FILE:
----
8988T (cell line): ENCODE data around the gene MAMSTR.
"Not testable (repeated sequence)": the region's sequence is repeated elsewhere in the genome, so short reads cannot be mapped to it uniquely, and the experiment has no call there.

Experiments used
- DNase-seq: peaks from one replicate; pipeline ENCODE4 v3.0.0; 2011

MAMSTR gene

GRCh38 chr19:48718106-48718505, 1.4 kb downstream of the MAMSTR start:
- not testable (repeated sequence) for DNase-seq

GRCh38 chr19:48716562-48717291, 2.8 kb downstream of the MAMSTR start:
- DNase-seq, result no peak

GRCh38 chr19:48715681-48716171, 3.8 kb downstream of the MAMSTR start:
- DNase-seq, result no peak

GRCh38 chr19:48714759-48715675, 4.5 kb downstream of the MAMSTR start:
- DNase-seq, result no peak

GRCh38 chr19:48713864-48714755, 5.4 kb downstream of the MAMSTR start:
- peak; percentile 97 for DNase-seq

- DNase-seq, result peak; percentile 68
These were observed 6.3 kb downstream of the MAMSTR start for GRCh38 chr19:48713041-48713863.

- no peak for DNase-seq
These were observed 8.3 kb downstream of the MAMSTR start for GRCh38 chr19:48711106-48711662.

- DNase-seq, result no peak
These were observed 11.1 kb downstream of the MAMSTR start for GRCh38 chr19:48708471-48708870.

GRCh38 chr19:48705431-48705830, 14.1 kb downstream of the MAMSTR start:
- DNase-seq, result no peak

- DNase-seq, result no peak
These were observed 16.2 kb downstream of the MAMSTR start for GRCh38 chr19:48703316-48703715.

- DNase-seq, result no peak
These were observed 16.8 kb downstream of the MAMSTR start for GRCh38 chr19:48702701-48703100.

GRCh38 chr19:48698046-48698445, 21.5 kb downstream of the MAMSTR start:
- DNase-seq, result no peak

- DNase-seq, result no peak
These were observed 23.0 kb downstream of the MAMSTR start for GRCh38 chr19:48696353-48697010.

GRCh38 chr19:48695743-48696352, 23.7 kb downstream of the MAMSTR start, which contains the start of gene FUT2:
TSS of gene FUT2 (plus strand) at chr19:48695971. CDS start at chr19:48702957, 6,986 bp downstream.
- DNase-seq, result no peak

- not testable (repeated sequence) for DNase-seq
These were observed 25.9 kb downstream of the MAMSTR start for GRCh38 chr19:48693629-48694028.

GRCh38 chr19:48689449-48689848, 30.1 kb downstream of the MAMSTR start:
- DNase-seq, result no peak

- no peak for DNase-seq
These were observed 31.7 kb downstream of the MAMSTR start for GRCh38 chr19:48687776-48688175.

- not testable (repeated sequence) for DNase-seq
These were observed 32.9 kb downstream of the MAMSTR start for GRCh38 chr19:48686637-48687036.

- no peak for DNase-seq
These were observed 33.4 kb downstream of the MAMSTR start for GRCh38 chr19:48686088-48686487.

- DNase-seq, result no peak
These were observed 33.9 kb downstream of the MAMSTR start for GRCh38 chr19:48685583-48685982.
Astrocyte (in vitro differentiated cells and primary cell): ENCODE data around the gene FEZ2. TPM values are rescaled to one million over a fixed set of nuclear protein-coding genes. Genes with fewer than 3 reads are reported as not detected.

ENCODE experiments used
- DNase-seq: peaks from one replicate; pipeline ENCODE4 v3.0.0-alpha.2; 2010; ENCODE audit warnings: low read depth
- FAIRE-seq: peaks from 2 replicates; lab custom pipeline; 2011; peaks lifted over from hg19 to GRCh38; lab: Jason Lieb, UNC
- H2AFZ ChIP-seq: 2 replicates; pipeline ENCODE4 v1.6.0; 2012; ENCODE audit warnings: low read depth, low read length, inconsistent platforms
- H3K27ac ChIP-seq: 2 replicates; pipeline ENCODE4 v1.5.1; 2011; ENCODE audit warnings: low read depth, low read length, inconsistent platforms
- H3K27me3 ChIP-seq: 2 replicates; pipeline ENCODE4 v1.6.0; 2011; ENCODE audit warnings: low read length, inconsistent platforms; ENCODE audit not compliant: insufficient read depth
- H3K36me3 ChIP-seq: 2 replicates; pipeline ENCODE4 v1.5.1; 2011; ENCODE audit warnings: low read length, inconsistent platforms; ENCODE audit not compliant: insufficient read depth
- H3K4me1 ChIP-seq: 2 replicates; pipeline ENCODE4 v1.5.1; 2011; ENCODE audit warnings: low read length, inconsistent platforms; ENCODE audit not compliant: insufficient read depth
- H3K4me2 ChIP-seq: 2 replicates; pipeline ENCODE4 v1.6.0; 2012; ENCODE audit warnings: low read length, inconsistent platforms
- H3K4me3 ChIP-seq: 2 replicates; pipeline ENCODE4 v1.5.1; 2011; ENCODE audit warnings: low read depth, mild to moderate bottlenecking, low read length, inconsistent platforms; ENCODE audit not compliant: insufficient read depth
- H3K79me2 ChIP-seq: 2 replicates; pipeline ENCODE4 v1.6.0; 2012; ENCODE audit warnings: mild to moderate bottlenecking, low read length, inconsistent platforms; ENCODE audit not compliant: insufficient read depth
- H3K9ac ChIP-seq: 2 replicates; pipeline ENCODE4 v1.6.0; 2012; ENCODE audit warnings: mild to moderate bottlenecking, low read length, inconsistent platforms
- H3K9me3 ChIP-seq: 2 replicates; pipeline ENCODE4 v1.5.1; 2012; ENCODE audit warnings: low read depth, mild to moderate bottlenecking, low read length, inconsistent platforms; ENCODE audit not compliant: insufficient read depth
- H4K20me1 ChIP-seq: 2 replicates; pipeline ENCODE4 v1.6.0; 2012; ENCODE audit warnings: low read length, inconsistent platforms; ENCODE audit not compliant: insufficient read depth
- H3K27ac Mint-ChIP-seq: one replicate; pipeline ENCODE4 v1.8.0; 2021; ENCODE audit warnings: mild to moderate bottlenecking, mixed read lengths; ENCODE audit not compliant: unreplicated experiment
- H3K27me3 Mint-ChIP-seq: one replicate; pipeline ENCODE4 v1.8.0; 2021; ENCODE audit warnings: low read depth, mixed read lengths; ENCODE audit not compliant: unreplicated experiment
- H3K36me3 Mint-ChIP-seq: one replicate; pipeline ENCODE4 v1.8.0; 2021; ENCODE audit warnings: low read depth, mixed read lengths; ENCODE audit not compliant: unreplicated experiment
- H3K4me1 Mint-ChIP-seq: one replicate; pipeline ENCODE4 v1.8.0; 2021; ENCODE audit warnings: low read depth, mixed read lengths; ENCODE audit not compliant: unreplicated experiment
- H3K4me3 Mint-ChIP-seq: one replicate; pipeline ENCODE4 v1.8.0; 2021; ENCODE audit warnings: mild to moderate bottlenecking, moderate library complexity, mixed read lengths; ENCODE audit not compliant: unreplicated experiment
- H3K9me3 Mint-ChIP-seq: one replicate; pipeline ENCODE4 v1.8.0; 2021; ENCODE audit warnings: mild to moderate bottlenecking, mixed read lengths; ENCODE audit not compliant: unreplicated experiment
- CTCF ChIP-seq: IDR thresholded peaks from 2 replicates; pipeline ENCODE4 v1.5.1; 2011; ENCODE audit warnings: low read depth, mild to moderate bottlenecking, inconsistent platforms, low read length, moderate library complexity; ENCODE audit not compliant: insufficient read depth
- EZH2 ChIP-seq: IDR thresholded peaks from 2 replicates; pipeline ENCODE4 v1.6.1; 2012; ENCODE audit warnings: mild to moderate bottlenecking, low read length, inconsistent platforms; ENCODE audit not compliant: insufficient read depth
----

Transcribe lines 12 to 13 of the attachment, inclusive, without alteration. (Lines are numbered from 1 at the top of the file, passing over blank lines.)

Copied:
GRCh38 chr19:48714759-48715675, 4.5 kb downstream of the MAMSTR start:
- DNase-seq, result no peak